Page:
Addressing social determinants of health? Consider artificial intelligence and machine learning

By | January 30, 2019

“Social determinants of health” is one of the hot buzz-phrases in healthcare these days, and for good reason. SDOH refers to outside factors that may impact a patient’s health, such as employment status and access to education, and providers can improve efficiency and curb costs by addressing these factors.

Technology is often utilized to do so effectively — and lately that means artificial intelligence and machine learning. Automation, and technology that learns as it goes, is one way providers can make sense of the glut of SDOH data, and make informed decisions based on it.

These technologies aren’t new, exactly, but they’re still maturing. That doesn’t mean it’s too early to jump onboard. Embracing new approaches can be one way to ensure that SDOH are addressed in a timely and efficient manner.


Dr. Greg Berg, vice president of analytics at AxisPoint Health, said AI and machine learning are constantly in the process of getting better and faster. They’re being used and applied more often in the healthcare space, to mostly encouraging results.

“What’s new is the emerging of two fields: computer science groups, where they focus on machine learning, and statistics groups from universities,” said Berg. “The blending and merging of these two groups is starting to produce some fruitful things.”

The way these groups apply AI highlights the strategic differences between prediction and estimation. Left to their own devices (so to speak), computers are essentially robotic research assistants which help researchers make decisions based on data. Pretty valuable stuff.

Statistics groups and economists make predictions, but also focus on estimation — for example, looking at information to prognosticate what clinical affect a particular treatment might have.

AI and machine learning’s potential to address SDOH lies at the intersection between those two concepts; making effective use of data means modeling out scenarios to predict outcomes.

“This blending is really at the forefront now — using machine learning to do what it does well, and then applying some of those techniques in estimation, such as treatment effects,” said Berg.


Philosophies and approaches may be evolving, but the core idea of social determinants has been around for a long time, Berg said.

“This isn’t something that’s new,” he said. “When you go to a doctor’s visit, they might ask you about family history. When I was in college, the physician knew I didn’t have insurance and gave me the antibiotic as a sample. So taking into account where people are has been going on for a long time.

“What’s changed is the quantity of data, coming in a more systematic way than it has in the past. This is where technology can help streamline some of the processes, so a physician wouldn’t have to ask all the questions they asked in the past. They have all of that information sent to them.”

That lends efficiency to the whole process, and underscores the scope of options that can be explored when considering SDOH. Looking beyond what can be treated strictly through medical means is a core component to success.

To emphasize the point, Berg offered the analogy of a school system. At its core, the school system’s mission is to educate students. Over the years, though, many factors have been added to that mission which facilitate education but aren’t directly related — such as offering free or reduced-price meals to students of low socioeconomic standing. Those social determinants of education, as it were, are an important factor in facilitating the primary goal of learning.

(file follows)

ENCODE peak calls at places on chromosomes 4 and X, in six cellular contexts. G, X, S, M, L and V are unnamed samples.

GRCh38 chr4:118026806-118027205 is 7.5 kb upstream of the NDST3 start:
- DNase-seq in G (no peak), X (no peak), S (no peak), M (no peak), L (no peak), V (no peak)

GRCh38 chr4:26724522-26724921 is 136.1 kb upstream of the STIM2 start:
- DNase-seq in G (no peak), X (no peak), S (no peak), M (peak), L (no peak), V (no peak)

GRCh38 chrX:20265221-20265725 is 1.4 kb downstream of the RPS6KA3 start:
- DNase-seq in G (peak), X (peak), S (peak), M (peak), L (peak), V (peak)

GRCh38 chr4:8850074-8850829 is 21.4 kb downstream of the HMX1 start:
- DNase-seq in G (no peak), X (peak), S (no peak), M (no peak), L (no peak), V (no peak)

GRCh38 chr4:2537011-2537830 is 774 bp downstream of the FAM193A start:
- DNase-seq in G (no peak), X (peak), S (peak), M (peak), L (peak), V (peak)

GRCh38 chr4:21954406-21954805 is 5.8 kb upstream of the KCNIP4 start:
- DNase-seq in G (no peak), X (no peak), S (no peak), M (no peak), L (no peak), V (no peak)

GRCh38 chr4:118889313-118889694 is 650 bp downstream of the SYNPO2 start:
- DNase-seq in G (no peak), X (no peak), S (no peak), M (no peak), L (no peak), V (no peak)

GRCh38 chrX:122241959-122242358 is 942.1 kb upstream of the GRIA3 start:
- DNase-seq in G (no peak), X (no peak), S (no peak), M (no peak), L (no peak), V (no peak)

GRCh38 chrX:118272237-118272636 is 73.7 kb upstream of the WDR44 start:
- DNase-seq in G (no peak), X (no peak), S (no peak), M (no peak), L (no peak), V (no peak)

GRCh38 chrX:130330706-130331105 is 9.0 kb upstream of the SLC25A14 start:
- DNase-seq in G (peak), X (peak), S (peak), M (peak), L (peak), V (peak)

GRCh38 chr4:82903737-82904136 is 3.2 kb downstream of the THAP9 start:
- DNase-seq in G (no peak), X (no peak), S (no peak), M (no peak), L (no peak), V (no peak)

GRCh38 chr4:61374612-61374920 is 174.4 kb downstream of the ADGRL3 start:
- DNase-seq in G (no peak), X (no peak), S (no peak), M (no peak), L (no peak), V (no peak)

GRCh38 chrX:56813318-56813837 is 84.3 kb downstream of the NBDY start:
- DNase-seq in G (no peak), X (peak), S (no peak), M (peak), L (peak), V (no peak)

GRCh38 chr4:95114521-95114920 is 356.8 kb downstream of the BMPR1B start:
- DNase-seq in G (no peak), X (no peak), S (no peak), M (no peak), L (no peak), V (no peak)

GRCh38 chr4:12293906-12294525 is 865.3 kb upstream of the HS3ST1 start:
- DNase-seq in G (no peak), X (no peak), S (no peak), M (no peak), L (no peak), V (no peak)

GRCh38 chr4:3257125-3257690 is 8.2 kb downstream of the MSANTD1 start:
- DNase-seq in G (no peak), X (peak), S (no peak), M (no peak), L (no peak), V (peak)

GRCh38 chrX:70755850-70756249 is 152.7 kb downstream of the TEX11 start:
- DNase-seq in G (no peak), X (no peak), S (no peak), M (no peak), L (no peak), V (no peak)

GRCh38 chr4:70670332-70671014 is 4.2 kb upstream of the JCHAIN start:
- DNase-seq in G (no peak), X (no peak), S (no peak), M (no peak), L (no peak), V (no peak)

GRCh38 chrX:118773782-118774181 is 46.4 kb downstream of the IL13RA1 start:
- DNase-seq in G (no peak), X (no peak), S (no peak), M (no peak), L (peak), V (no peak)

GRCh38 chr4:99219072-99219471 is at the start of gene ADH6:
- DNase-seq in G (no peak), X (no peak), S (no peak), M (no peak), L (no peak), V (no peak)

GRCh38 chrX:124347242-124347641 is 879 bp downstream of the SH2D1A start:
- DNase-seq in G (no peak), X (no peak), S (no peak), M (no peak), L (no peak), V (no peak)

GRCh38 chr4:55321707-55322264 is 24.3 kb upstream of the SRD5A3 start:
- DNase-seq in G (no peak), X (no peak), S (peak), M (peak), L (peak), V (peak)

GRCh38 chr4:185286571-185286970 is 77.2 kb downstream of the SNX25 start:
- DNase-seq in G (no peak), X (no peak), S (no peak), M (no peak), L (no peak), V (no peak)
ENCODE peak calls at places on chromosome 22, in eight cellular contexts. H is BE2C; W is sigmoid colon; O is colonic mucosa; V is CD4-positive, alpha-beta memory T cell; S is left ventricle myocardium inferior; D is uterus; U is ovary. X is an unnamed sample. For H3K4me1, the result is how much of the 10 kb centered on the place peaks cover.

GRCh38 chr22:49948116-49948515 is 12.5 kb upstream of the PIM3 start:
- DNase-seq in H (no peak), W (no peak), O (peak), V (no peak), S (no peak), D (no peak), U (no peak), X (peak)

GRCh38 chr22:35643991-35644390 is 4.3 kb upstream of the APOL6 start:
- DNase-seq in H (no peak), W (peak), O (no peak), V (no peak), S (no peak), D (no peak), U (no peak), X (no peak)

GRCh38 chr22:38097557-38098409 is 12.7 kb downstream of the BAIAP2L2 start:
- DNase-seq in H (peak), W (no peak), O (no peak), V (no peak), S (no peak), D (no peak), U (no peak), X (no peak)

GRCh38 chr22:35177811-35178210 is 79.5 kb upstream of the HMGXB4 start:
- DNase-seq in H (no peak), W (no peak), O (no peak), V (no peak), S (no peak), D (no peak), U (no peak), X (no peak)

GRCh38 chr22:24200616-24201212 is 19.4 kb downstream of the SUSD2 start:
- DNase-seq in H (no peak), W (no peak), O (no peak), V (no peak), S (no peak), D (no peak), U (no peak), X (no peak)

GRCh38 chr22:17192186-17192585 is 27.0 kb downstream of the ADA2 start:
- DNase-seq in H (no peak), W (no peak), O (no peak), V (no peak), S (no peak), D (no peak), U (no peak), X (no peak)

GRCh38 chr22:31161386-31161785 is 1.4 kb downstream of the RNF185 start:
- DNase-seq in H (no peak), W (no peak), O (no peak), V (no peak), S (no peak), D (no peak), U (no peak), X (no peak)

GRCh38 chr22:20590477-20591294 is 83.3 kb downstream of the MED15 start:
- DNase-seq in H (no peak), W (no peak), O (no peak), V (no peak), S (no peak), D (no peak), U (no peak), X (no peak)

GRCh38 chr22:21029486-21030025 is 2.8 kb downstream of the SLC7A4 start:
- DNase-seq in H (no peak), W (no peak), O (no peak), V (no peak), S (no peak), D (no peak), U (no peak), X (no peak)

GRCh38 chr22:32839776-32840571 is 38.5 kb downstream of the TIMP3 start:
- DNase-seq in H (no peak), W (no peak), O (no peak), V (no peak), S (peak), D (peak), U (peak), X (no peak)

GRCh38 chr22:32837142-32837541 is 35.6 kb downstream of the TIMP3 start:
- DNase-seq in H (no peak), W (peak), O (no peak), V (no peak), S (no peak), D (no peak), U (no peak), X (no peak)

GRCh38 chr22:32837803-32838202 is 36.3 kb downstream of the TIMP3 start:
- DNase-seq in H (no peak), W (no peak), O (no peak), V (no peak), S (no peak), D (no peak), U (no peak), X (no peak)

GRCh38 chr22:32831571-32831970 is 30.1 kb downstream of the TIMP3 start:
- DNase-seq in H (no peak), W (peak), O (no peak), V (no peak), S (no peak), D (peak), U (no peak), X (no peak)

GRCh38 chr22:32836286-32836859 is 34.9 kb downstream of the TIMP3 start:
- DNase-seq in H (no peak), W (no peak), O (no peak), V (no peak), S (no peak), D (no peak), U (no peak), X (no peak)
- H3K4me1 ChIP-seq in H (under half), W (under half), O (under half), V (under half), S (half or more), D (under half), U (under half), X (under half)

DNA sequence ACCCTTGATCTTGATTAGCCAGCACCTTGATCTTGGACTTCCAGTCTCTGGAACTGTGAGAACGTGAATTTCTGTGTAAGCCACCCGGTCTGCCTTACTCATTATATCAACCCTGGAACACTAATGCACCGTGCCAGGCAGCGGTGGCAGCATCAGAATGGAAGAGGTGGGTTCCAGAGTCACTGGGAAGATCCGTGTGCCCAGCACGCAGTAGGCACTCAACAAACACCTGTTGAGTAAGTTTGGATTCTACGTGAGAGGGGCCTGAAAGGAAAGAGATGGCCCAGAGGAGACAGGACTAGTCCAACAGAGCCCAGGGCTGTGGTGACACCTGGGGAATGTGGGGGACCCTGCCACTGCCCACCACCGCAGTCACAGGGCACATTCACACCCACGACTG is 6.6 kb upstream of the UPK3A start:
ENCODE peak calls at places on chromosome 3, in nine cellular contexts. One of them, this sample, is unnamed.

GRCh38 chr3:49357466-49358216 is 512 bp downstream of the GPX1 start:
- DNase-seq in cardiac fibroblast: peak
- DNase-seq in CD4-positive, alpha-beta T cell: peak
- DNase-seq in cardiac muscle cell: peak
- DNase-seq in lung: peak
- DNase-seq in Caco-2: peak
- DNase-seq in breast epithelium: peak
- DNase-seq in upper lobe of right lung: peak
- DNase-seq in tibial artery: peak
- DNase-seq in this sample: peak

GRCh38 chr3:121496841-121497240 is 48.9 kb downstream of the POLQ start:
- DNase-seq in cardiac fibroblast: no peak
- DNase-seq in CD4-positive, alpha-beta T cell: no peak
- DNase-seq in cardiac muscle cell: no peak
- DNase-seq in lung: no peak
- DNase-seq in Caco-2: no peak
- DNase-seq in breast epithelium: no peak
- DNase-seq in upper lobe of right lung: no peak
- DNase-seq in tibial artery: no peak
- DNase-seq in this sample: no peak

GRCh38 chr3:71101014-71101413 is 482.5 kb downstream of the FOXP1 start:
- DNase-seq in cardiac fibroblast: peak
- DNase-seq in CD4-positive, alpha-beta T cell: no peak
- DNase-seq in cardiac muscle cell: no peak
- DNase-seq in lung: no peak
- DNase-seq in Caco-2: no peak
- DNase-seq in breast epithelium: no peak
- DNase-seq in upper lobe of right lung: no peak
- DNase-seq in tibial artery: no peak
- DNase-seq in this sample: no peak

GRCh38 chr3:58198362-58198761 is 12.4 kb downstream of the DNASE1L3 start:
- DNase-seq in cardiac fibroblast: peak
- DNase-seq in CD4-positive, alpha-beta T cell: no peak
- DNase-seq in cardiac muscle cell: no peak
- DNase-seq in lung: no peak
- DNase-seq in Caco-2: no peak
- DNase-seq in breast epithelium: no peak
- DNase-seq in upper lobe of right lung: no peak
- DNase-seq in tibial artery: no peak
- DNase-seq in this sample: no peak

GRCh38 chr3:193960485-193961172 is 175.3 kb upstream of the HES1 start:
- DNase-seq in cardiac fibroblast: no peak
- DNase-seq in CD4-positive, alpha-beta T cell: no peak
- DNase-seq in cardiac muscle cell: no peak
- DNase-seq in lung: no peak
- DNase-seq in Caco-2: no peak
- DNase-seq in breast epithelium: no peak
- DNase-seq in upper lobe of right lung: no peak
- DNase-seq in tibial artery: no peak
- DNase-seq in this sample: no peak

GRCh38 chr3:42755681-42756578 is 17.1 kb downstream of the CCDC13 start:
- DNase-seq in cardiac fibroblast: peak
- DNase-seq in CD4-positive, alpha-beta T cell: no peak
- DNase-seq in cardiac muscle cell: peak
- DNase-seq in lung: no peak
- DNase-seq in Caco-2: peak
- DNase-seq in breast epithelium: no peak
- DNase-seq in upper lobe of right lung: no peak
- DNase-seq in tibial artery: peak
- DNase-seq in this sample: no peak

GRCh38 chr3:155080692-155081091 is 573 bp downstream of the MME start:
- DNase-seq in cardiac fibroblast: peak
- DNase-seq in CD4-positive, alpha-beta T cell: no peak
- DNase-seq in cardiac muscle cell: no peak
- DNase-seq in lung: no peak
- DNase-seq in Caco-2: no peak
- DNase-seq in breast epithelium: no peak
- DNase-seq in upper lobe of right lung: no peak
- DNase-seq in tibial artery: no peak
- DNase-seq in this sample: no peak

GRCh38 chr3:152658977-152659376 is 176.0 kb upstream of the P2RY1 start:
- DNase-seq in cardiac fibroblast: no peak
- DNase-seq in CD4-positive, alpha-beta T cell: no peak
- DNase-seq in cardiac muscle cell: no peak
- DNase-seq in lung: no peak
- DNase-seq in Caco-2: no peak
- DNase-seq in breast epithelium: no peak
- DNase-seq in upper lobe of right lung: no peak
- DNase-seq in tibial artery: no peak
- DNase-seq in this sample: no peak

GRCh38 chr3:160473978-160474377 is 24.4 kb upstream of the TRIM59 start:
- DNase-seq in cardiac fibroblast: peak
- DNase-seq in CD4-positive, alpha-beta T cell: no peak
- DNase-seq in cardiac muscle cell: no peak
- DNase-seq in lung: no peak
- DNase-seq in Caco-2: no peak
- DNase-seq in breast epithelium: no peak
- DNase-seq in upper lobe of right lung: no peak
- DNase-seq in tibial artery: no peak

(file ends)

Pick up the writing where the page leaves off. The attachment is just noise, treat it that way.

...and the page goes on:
Such is the case in healthcare. Medicine, at its core, is supposed to help people, and factoring in SDOH broadens the scope of what providers can do to maximize clinical quality.


Information is great. But what to do with it? A lot of info can be found in electronic health records, but using new technologies to harness it properly is still a work in progress. The shift to value-based care may be accelerating the push to address SDOH.

“As risk has shifted from a payer to a health plan to different payers, it seems to me that value-based care is really the catalyst for using social determinants of health,” Berg said. “If the risk is put on the ACOs or other health organizations, they have their own financial incentives to make their members healthier and not cost as much.”

Using the data in the best possible way entails a marriage between technology and process. Putting data into the EHR in a systematic way is helpful, but knowing what to do next with the data can trigger an actual clinical intervention — whether that takes into account the socioeconomic status of the patient, whether they live alone (which poses a greater health risk) or whatever other unknown factors may be affecting a person’s health.

Having that data already in the EHR might change physicians’ behavior, Berg said.

Renters, for instance, are correlated with more costs and emergency department visits than are homeowners. Those who have lived at their residences longer tend to represent fewer costs, perhaps owing to their stability. And access to a vehicle is important, as those without it are more likely to miss physician appointments, resulting in challenges to access their medical care.

“Social determinants are a factor in a person’s health,” said Berg. “Given that they’re a factor, can the data be readily available in a systematic way that can improve outcomes and reduce costs? That’s the goal.”

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